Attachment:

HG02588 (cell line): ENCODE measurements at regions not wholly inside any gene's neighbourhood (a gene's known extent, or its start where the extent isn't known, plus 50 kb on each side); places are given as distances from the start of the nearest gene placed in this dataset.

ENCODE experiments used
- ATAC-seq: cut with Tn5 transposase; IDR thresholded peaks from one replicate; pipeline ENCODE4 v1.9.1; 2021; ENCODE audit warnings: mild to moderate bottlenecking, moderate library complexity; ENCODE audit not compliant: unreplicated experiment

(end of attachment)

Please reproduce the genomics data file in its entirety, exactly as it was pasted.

HG02588 (cell line): ENCODE measurements at regions not wholly inside any gene's neighbourhood (a gene's known extent, or its start where the extent isn't known, plus 50 kb on each side); places are given as distances from the start of the nearest gene placed in this dataset.

ENCODE experiments used
- ATAC-seq: cut with Tn5 transposase; IDR thresholded peaks from one replicate; pipeline ENCODE4 v1.9.1; 2021; ENCODE audit warnings: mild to moderate bottlenecking, moderate library complexity; ENCODE audit not compliant: unreplicated experiment